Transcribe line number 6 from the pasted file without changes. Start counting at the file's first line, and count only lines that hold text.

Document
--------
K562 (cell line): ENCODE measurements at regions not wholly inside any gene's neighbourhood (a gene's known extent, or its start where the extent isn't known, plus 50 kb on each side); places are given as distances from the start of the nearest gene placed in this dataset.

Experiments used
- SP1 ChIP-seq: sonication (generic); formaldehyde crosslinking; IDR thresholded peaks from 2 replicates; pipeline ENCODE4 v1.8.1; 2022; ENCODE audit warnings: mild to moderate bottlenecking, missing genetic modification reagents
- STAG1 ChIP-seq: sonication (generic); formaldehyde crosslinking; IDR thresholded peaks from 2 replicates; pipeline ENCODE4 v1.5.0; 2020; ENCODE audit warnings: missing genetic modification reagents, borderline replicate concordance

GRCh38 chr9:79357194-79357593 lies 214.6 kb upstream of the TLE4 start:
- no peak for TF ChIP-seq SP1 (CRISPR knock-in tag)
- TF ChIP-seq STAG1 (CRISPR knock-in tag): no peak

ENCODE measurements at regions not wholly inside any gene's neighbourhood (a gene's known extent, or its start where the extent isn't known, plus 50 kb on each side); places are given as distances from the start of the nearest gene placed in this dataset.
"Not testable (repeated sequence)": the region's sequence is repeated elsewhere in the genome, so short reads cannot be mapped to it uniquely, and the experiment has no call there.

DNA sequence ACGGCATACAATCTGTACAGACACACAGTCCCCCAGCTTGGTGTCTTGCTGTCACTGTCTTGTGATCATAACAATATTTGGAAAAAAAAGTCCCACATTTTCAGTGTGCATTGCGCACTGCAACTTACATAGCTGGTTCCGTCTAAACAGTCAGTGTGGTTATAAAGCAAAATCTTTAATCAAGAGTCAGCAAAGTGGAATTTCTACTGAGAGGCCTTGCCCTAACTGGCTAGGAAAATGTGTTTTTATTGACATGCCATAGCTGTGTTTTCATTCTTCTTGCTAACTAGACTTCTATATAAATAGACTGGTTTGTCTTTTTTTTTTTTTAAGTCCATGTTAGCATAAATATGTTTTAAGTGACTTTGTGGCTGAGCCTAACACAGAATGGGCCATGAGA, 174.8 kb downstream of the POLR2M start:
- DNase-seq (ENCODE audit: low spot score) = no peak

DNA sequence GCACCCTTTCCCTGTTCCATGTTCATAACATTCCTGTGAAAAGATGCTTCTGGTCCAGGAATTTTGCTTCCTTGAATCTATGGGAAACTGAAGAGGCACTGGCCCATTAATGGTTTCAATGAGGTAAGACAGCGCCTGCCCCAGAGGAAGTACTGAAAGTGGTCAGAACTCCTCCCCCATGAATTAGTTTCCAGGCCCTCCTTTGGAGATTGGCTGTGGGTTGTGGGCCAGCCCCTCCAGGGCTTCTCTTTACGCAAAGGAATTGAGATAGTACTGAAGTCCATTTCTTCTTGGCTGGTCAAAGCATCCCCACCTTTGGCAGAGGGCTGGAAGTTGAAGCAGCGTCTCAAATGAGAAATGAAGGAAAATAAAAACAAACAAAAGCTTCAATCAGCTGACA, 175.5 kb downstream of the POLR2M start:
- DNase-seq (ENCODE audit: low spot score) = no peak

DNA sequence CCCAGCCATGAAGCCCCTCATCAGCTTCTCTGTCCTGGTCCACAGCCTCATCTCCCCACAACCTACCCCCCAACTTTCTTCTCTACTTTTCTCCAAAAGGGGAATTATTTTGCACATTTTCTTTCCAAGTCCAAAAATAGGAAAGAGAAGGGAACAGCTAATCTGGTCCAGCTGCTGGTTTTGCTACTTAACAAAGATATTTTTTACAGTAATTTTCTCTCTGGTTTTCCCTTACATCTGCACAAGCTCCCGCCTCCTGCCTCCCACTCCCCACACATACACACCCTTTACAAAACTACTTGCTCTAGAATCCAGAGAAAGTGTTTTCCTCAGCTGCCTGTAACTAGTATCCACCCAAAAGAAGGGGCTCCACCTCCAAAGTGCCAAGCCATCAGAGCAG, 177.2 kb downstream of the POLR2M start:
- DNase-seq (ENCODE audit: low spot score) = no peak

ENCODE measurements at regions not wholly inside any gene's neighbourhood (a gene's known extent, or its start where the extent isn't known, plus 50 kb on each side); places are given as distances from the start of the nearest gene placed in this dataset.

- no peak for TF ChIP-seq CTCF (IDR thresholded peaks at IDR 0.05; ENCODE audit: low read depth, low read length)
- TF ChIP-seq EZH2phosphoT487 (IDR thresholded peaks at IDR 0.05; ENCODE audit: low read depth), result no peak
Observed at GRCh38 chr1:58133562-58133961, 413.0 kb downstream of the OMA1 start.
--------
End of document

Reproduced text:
- no peak for TF ChIP-seq SP1 (CRISPR knock-in tag)